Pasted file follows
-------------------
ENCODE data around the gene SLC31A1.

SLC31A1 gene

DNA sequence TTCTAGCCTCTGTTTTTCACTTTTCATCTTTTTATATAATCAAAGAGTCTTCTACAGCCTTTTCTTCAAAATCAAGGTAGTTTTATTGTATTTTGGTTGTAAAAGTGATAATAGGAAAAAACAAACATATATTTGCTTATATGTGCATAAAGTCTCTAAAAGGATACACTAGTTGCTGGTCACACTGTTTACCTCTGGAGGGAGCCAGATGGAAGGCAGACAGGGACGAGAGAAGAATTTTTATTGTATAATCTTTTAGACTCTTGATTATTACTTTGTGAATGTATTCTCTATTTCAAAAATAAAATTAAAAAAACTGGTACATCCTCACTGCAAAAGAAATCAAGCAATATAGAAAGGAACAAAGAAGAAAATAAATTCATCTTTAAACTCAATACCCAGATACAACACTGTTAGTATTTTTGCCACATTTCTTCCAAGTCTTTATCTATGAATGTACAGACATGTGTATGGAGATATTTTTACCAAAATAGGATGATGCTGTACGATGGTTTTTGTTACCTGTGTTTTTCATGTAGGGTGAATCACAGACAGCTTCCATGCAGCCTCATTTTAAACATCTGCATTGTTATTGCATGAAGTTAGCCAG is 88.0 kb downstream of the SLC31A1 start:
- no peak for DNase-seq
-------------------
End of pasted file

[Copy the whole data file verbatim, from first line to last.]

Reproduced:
ENCODE data around the gene SLC31A1.

SLC31A1 gene

DNA sequence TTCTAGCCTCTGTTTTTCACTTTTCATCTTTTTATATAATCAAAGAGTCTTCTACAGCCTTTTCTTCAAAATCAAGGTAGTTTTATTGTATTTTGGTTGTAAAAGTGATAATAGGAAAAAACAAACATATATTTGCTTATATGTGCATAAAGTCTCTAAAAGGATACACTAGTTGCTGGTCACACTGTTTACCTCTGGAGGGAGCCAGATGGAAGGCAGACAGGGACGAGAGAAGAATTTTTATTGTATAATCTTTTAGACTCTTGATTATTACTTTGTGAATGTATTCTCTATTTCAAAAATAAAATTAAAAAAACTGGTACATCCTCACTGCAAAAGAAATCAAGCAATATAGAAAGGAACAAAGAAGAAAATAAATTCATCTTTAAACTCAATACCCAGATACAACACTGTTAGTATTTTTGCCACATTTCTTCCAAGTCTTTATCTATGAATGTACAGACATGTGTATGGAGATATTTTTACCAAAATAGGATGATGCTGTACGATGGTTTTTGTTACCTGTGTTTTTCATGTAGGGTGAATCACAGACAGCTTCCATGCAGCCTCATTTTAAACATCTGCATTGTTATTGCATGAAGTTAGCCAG is 88.0 kb downstream of the SLC31A1 start:
- no peak for DNase-seq